The United Nations established the Millennium Development Goals (MDGs) with emphasis on water to accelerate progress toward universal access to water. The seventh (principle) goal of the MDGs is to ensure environmental sustainability by halving the proportion of the world's population without access to safe water by 2015. , Therefore, water to be supplied for public use must be satisfactory for drinking purposes in light of its chemical, physical, and biological characteristics. However, the raw water usually available from surface water sources is not directly proper for drinking purposes.  This scenario calls for efficient and effective treatment of water before use to avoid occurrence of water-borne and water-related diseases such as cholera and typhoid fever.  Water treatment plants with good design, construction, and operation are expected to provide safe and esthetically acceptable water to consumers.  In providing water on a large scale, conventional treatment units and processes including coagulation, flocculation, sedimentation, rapid filtration, and disinfection are mostly used. 
In a typical water treatment plant, filtration has usually been considered as the most important step in providing potable water. This step significantly enhances the quality of water by removing most suspended particles and bacteria present in the water, making it nearly potable. , This polishing process involves passing the water through a layer of porous granular material that result in the removal of suspended solids by trapping them in the pore spaces of the filter media.  Filtration involves a combination of complex physical and chemical mechanisms including straining, interception, diffusion, inertia, settling, and hydrodynamic action.  The main goal of any filtering devise is to remove as much harmful bacteria as possible. Although turbidity of drinking water does not directly affect people's health, it can be masking harmful bacteria. Therefore, removing turbidity helps to achieve this goal by leaving bacteria in the open and clearing the water to allow different methods (especially disinfection) to do a more thorough job of removing bacteria without being disturbed by dirt particles.  On the other hand, the physical removal of particles that may harbor viruses from disinfectants is thought to be a crucial barrier against the viral contamination of drinking water, especially when treating source waters of variable particulate quality.  Basically, the main goal of basic water filtration is to reduce the turbidity that consists of suspended particles (fine silts and clays), biological matter (bacteria, plankton, spores, cysts, or other matter), and floc.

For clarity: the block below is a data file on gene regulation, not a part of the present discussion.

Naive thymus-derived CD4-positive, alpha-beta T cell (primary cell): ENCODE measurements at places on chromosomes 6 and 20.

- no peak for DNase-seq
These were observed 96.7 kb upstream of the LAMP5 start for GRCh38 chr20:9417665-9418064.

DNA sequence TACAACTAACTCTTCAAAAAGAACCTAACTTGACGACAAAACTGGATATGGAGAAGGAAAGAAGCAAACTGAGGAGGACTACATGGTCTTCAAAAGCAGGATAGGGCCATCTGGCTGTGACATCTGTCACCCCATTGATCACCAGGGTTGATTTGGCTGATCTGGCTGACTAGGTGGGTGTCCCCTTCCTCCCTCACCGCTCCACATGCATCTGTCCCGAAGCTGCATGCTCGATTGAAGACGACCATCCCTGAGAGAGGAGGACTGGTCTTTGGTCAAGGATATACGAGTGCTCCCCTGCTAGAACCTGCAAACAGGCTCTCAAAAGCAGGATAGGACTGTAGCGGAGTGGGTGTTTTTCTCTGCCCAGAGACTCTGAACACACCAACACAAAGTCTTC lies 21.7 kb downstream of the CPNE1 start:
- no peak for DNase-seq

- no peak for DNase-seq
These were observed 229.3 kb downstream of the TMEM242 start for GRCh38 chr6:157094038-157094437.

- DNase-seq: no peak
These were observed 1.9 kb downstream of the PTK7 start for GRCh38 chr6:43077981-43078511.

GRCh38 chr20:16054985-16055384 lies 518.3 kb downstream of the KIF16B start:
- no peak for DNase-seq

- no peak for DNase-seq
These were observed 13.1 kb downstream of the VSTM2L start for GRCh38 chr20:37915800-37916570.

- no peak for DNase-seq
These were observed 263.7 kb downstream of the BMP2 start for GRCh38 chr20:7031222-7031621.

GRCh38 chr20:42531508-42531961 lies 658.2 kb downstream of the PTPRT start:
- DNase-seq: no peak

The selection of the filter type implicitly specifies the media type and its size distribution. The grain size distribution plays a strong role in the trade-off between headloss (larger media minimize headloss) and filtration efficiency (smaller media capture particles better). The primary design criteria and grain size distribution factors are effective size (ES) and uniformity coefficient (UC).  The effective size is the 10 percentile size, that is, the media grain diameter at which 10 percent of the media by weight is smaller, d 10 . The uniformity coefficient is the ratio of the diameter of media at which 60 percent by weight is smaller to the 10 percentile sizes, d 60 /d 10 . Use of the 10 percentile was suggested by Allen Hazen. He observed that resistance to the passage of water offered by a bed of sand within which the grains are distributed homogeneously remains almost the same, irrespective of size variation (up to a uniformity coefficient of about 5.0), provided that the 10 percentile remains unchanged. ,,